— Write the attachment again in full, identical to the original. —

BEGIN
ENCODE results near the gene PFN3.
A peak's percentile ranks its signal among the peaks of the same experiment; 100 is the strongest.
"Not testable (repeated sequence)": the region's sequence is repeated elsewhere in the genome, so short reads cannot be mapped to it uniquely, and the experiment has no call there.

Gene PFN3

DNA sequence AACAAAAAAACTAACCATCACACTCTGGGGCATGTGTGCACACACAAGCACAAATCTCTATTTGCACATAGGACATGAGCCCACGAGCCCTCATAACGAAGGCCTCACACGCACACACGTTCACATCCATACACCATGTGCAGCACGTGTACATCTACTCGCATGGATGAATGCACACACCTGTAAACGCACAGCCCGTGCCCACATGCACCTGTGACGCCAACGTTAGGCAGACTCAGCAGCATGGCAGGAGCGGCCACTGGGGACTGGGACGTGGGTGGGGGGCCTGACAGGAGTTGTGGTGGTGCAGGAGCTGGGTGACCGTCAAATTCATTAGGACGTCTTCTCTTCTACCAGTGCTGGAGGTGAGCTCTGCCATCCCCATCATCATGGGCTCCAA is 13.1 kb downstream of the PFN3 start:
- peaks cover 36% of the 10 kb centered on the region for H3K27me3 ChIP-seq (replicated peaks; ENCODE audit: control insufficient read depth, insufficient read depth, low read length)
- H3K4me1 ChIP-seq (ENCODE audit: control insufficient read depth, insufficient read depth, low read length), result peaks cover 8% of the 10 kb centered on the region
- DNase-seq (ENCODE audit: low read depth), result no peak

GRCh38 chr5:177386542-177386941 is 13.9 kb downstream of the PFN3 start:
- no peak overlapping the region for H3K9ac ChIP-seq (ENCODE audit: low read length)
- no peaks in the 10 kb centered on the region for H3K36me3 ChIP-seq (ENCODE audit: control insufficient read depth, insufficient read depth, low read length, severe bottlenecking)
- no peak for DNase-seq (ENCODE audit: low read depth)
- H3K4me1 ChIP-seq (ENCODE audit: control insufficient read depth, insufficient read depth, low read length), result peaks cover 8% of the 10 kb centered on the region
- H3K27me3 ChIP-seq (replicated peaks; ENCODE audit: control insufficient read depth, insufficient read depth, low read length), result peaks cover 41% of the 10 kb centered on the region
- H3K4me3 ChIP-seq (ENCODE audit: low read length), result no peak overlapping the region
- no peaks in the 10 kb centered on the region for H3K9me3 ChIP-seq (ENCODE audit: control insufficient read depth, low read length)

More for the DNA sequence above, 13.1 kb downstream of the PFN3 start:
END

ENCODE results near the gene PFN3.
A peak's percentile ranks its signal among the peaks of the same experiment; 100 is the strongest.
"Not testable (repeated sequence)": the region's sequence is repeated elsewhere in the genome, so short reads cannot be mapped to it uniquely, and the experiment has no call there.

Gene PFN3

DNA sequence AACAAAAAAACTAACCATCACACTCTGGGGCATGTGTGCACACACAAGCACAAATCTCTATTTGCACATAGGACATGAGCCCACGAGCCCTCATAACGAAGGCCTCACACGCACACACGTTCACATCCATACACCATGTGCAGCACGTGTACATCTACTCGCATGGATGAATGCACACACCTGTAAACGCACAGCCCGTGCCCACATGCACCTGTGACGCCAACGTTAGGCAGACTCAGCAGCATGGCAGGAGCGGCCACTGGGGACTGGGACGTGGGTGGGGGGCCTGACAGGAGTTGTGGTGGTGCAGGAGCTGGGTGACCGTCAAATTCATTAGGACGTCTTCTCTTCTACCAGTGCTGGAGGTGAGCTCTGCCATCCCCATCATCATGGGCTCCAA is 13.1 kb downstream of the PFN3 start:
- peaks cover 36% of the 10 kb centered on the region for H3K27me3 ChIP-seq (replicated peaks; ENCODE audit: control insufficient read depth, insufficient read depth, low read length)
- H3K4me1 ChIP-seq (ENCODE audit: control insufficient read depth, insufficient read depth, low read length), result peaks cover 8% of the 10 kb centered on the region
- DNase-seq (ENCODE audit: low read depth), result no peak

GRCh38 chr5:177386542-177386941 is 13.9 kb downstream of the PFN3 start:
- no peak overlapping the region for H3K9ac ChIP-seq (ENCODE audit: low read length)
- no peaks in the 10 kb centered on the region for H3K36me3 ChIP-seq (ENCODE audit: control insufficient read depth, insufficient read depth, low read length, severe bottlenecking)
- no peak for DNase-seq (ENCODE audit: low read depth)
- H3K4me1 ChIP-seq (ENCODE audit: control insufficient read depth, insufficient read depth, low read length), result peaks cover 8% of the 10 kb centered on the region
- H3K27me3 ChIP-seq (replicated peaks; ENCODE audit: control insufficient read depth, insufficient read depth, low read length), result peaks cover 41% of the 10 kb centered on the region
- H3K4me3 ChIP-seq (ENCODE audit: low read length), result no peak overlapping the region
- no peaks in the 10 kb centered on the region for H3K9me3 ChIP-seq (ENCODE audit: control insufficient read depth, low read length)

More for the DNA sequence above, 13.1 kb downstream of the PFN3 start: